25 Percent of Americans Want Optional Vaccine Exemptions Amid Worst Measles Outbreak in 25 Years

A quarter of Americans think that parents should be able to choose whether to vaccinate their children for diseases like measles, mumps and rubella, according to a new poll. The United States is currently experiencing the worst measles outbreak in 25 years.

Seventy-two percent of Americans polled in a NBC News/Wall Street Journal survey released on Sunday said that they thought parents should be required to vaccinate their children, while 3 percent said they were not sure.

The release of the poll, which was conducted from April 28 to May 1, comes amid a national resurgence of measles, a vaccine the Centers for Disease Control (CDC) and Prevention declared eliminated in 2000. Between January 1 and May 3, the CDC has reported 764 cases of measles in 23 states. The 764 cases is the highest figure registered in the U.S. since 1994.

Sterile water is prepared for a one-dose bottle of measles, mumps and rubella virus vaccine at the Salt Lake County Health Department on April 26. George Frey/Getty Images

Infections in New York comprise a significant portion of those across the country. Rockland County, an area north of New York City along the Hudson River, has registered 215 cases as of May 6.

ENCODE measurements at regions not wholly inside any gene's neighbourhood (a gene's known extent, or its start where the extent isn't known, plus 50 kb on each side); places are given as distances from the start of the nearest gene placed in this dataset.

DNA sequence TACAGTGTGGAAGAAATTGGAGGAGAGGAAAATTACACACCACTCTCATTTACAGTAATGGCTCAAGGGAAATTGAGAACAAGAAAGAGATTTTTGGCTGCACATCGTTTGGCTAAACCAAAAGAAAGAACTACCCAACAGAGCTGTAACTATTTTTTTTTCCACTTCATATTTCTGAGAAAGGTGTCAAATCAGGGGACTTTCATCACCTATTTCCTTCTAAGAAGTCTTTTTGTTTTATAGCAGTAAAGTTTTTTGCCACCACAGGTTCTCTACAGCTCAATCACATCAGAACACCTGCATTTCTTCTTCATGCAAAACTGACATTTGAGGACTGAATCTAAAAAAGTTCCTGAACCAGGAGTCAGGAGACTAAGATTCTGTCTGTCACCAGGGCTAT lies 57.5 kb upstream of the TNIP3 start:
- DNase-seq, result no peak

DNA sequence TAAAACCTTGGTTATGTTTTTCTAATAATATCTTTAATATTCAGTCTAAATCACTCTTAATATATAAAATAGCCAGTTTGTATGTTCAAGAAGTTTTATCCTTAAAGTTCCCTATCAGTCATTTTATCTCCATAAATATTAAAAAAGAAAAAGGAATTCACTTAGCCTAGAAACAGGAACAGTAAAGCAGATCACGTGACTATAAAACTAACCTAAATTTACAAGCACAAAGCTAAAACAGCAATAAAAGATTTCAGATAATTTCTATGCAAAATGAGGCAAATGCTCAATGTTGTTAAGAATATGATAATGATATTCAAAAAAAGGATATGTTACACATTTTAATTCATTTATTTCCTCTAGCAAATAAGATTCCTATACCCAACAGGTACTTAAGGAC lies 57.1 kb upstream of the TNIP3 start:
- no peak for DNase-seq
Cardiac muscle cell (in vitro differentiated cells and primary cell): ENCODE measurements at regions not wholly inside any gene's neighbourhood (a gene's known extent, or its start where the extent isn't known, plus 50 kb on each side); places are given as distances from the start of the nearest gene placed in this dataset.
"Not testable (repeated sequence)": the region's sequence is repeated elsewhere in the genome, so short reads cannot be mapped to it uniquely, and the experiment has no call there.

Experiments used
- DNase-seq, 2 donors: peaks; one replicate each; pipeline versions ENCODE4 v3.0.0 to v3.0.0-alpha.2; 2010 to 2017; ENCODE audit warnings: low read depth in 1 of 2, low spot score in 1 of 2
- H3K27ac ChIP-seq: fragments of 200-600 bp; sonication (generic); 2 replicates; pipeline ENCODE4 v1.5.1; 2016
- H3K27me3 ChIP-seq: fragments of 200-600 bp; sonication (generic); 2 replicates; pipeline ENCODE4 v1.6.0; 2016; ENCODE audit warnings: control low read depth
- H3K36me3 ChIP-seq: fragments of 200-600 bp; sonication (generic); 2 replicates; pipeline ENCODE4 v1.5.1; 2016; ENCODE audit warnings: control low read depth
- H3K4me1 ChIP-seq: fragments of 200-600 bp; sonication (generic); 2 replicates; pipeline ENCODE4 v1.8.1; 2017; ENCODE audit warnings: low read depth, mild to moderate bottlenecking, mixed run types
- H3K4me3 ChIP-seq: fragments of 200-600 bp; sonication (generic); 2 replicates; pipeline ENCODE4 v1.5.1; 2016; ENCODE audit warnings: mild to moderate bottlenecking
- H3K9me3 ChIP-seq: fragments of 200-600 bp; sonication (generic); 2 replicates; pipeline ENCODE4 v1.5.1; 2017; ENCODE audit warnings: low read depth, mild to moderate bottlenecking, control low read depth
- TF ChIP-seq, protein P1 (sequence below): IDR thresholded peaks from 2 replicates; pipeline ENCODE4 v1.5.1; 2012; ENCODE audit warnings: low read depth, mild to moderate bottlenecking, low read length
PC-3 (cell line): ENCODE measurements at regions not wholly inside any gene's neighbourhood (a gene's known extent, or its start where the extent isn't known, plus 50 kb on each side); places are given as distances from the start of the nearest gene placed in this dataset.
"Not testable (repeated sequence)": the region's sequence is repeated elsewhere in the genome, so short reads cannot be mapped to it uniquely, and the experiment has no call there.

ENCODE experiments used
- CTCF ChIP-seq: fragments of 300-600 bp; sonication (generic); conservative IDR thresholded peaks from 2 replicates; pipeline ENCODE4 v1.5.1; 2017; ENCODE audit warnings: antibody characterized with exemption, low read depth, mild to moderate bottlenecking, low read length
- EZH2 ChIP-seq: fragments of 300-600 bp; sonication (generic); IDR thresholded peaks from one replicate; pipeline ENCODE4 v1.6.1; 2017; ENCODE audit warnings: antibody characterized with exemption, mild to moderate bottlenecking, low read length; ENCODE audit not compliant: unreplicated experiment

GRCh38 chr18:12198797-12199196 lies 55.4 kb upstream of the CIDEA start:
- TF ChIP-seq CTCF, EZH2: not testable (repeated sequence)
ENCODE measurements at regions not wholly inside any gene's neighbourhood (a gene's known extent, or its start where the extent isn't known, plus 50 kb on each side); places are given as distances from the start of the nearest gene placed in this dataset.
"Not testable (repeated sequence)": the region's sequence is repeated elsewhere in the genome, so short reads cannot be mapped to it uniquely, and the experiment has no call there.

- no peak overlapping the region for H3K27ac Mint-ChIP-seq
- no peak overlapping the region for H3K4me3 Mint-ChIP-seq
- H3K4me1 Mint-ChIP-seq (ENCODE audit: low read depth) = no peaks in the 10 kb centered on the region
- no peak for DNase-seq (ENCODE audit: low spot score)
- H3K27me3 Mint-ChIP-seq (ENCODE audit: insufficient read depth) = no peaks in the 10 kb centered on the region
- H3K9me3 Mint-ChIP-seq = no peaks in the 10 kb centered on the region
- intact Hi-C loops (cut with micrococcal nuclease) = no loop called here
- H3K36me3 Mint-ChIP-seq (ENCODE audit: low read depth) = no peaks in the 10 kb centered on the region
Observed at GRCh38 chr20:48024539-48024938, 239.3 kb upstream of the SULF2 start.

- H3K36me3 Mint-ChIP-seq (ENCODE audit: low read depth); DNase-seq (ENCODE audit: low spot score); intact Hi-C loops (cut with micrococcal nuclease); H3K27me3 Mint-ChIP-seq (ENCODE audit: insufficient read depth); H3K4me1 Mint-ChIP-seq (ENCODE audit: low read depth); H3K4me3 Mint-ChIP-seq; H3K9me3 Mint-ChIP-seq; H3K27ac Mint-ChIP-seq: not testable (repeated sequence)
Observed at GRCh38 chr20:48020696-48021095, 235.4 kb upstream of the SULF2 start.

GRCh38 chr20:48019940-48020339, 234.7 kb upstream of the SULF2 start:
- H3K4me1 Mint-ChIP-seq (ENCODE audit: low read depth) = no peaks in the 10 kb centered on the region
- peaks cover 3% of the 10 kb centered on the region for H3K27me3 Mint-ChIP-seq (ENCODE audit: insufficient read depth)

"Forty-four cases were directly imported from other countries, and 9 out of 10 of those individuals were in unvaccinated persons. All 40 were old enough to get vaccinated," Nancy Messonnier, director of the CDC's National Center for Immunization and Respiratory Diseases, said during a telebriefing last week.

Measles is highly contagious, requiring a herd immunity rate of about 95 percent. Its spread had increased concern among individuals with compromised immune systems and parents of young children. Every state and Washington, D.C. require school students to be vaccinated but also permit medical exemptions, according to Pew Research Center. There are 17 states that allow philosophical exemptions, and most states allow religious exemptions.

The current outbreak has prompted the ire of public health experts, who stress that the disease is preventable and have combated false information about vaccines that has been proliferating on social media in recent months.

"There is strong evidence to suggest that at least part of the source of this trend is the degree to which medically inaccurate information about vaccines surface on the websites where many Americans get their information, among them YouTube and Google search," Representative Adam Schiff wrote in a letter to Facebook CEO Mark Zuckerberg in February.

In March, after criticism that Facebook was allowing vaccine conspiracies to proliferate online, the platform said it would ban ads with false information about vaccines and take steps to prevent users from finding anti-vaccination groups.